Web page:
The Difficult Second Album – La Yesca
After scoring a coup with its El Cajón financing for ICA in 2004, WestLB followed with yet another innovative take on hydro financing. A facility structured and syndicated for the La Yesca power generation dam – located in the same river system as its predecessor – is the LatinFinance Best Power Deal.

In popular music, a band’s follow-up to a debut hit is often seen as the true test of greatness. Such is the case with WestLB and ICA, who built on the Pidregas-based financing of El Cajón to secure a new package that was large and very affordable for the sponsor, while at the same time lucrative for the lead arranger.

The main challenges for ICA were to win a mandate by submitting the lowest possible bid, and once it was won, to finance the dam’s construction at lowest possible cost. It did both with tremendous success.

In its pitch, WestLB proposed that the builder segregate the project’s various construction stages, which had significantly different profiles. Initial construction carries high risk because it is a greenfield development with no offtake agreement. However, as ICA achieves construction milestones, it can obtain certificates of completion from CFE, Mexico’s electricity commission. The latter will eventually purchase power generated at La Yesca, which in turn allows ICA to borrow against those certificates at investment grade rates.

Financing for La Yesca was structured to match these two kinds of risk. WestLB created an $80 million revolving disbursement facility that ICA would draw on for its monthly capital requirements in the project, including initial construction of each stage. The bank did not disclose pricing on the bilateral facility, but bankers there at WestLB say they are pleased with the return on that piece, and that it is significantly higher than what the second facility pays.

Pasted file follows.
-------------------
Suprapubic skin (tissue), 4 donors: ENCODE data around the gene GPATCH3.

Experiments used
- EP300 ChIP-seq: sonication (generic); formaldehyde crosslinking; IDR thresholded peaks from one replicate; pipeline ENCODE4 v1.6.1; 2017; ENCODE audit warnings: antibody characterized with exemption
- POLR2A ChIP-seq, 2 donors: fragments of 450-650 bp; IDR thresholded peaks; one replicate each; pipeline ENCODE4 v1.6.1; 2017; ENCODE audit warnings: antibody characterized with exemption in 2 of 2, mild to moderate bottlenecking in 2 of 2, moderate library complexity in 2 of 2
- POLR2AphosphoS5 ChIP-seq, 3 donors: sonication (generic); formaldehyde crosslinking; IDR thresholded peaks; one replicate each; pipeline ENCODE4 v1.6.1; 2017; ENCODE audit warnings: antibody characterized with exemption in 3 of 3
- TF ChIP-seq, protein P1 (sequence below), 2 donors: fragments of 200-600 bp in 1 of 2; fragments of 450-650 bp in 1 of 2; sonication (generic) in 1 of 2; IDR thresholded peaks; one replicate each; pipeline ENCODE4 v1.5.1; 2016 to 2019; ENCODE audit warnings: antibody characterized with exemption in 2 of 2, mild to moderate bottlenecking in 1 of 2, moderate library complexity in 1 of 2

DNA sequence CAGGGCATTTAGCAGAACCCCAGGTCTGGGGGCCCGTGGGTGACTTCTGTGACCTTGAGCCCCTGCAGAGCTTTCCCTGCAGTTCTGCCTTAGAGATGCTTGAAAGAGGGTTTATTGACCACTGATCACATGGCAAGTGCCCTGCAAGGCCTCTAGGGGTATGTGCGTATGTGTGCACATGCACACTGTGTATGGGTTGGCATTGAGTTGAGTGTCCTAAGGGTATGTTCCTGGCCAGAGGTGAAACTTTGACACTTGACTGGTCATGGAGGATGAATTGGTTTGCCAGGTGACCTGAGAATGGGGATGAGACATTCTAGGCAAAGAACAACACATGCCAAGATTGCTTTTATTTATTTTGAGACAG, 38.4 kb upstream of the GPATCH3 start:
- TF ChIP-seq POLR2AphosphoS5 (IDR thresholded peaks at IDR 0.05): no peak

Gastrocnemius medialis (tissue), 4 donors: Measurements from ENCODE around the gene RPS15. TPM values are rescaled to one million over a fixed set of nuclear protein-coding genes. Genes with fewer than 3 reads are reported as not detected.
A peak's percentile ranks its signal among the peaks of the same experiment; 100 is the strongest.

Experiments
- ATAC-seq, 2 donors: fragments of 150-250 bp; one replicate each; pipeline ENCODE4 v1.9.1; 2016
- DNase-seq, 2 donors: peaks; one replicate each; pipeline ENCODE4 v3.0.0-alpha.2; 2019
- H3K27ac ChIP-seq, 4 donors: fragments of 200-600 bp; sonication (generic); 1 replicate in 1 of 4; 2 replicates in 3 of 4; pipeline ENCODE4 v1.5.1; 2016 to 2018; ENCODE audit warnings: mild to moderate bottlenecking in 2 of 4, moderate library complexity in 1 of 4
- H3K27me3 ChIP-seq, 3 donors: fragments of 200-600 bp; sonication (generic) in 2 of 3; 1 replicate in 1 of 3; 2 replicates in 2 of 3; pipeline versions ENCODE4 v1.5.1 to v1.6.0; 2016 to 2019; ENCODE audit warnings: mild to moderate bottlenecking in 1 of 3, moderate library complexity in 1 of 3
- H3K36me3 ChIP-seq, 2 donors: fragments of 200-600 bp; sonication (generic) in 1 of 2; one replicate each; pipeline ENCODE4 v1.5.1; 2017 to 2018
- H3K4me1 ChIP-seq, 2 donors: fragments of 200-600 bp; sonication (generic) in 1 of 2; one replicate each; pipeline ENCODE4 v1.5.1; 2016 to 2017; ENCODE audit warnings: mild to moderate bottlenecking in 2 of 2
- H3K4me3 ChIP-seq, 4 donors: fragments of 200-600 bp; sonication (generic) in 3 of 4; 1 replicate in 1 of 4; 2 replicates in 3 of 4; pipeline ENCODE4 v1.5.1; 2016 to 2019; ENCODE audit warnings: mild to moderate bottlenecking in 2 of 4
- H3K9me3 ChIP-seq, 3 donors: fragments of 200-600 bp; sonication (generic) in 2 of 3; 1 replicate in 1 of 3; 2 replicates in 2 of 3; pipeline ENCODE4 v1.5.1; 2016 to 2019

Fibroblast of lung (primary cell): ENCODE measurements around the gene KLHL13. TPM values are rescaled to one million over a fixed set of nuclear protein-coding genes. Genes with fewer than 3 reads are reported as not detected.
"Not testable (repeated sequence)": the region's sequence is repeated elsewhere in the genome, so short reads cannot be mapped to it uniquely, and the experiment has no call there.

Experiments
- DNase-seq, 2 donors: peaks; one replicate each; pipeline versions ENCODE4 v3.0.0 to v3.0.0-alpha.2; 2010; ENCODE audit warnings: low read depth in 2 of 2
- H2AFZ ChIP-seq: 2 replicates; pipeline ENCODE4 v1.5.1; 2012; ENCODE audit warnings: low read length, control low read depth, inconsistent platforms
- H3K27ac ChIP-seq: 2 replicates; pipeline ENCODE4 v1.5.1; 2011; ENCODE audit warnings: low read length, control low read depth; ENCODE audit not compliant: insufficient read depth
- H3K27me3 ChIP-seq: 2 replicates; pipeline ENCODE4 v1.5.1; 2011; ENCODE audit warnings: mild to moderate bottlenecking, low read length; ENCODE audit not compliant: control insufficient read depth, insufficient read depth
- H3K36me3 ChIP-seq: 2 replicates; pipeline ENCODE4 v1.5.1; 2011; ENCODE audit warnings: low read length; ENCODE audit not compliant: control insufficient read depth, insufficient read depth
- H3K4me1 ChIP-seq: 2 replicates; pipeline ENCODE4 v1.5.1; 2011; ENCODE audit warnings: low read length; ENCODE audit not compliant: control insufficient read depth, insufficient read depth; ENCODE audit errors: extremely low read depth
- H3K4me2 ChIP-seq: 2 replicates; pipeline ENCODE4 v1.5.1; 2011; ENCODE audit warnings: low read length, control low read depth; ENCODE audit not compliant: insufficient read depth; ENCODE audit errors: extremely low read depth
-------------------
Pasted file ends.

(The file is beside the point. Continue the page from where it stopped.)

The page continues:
“Due to our experience with El Cajón, we were in a position to assess this risk better than the other banks [that were pitching for the mandate],” says Jared Brenner, executive director and the banker leading the deal for WestLB. Through close work on El Cajón with ICA, when the sponsor was still emerging from bankruptcy, WestLB claims to have become one of ICA’s go-to advisors for financing matters.

For La Yesca, WestLB advanced a $910 million provisional loan to ICA for the bidding, then syndicated out the risk once the concession was awarded. ICA is using the second facility to pay down what it draws on a $80 million disbursement line.

Pricing on the 4.75-year syndicated portion came at a tight 50 basis points over Libor, well below what many banks are funding themselves today, though in line with other high grade transactions in the market at the time. Senior MLAs include NordLB, BBVA, Citi, HSBC and Santander. Scotia, Banobras, Dexia and Natixis came in as MLAs.

“If you eliminate the construction risk in a transaction, you can price it much cheaper,” says Thomas Friebel, head of syndications for LatAm at WestLB. “ICA is only paying construction risk on an $80 million revolver,” he notes.

There were few, if any, other power deals done during the 12-month period through July in LatAm that compare to La Yesca for scale and financing innovation. In Chile, Ontario Teachers Pension Plan and Morgan Stanley Investment Management, an infrastructure fund, acquired PSEG’s Saesa for $887 million, gaining a strong, long-dated asset in the region.

Also notable in Chile, though just outside the time period under consideration is Nueva Ventanas, a $550 million 241 megawatt power project for AES Gener. It broke new ground for the loan market by achieving low cost of funds with the help of export agency financing.

But La Yesca wins for its ability to problem solve within a classic, competitive auction and concession process, in a country with a large pipeline of infrastructure projects. “You cannot afford not to finance ICA,” says Friebel. LF